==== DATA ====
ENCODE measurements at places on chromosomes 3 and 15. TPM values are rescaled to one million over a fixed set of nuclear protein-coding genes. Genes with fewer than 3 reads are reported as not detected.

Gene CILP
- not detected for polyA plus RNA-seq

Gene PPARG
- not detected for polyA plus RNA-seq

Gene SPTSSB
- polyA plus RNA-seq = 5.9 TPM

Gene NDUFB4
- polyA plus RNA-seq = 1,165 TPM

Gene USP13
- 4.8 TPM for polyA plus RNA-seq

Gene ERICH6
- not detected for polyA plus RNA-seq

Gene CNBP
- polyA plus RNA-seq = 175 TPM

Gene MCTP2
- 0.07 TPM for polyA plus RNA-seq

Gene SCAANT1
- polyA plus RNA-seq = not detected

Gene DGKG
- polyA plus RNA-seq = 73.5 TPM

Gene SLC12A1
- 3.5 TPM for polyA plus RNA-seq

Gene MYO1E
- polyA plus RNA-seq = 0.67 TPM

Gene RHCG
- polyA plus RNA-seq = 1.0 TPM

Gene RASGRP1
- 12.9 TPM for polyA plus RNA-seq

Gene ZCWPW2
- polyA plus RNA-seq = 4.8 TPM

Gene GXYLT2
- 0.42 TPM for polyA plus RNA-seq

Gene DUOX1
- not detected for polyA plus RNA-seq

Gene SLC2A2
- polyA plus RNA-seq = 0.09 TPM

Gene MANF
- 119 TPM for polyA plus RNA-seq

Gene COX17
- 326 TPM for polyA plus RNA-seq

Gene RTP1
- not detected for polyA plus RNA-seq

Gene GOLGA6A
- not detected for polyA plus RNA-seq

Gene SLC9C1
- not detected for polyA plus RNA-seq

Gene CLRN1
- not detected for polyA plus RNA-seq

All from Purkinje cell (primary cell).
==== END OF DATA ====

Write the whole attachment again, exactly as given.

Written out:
ENCODE measurements at places on chromosomes 3 and 15. TPM values are rescaled to one million over a fixed set of nuclear protein-coding genes. Genes with fewer than 3 reads are reported as not detected.

Gene CILP
- not detected for polyA plus RNA-seq

Gene PPARG
- not detected for polyA plus RNA-seq

Gene SPTSSB
- polyA plus RNA-seq = 5.9 TPM

Gene NDUFB4
- polyA plus RNA-seq = 1,165 TPM

Gene USP13
- 4.8 TPM for polyA plus RNA-seq

Gene ERICH6
- not detected for polyA plus RNA-seq

Gene CNBP
- polyA plus RNA-seq = 175 TPM

Gene MCTP2
- 0.07 TPM for polyA plus RNA-seq

Gene SCAANT1
- polyA plus RNA-seq = not detected

Gene DGKG
- polyA plus RNA-seq = 73.5 TPM

Gene SLC12A1
- 3.5 TPM for polyA plus RNA-seq

Gene MYO1E
- polyA plus RNA-seq = 0.67 TPM

Gene RHCG
- polyA plus RNA-seq = 1.0 TPM

Gene RASGRP1
- 12.9 TPM for polyA plus RNA-seq

Gene ZCWPW2
- polyA plus RNA-seq = 4.8 TPM

Gene GXYLT2
- 0.42 TPM for polyA plus RNA-seq

Gene DUOX1
- not detected for polyA plus RNA-seq

Gene SLC2A2
- polyA plus RNA-seq = 0.09 TPM

Gene MANF
- 119 TPM for polyA plus RNA-seq

Gene COX17
- 326 TPM for polyA plus RNA-seq

Gene RTP1
- not detected for polyA plus RNA-seq

Gene GOLGA6A
- not detected for polyA plus RNA-seq

Gene SLC9C1
- not detected for polyA plus RNA-seq

Gene CLRN1
- not detected for polyA plus RNA-seq

All from Purkinje cell (primary cell).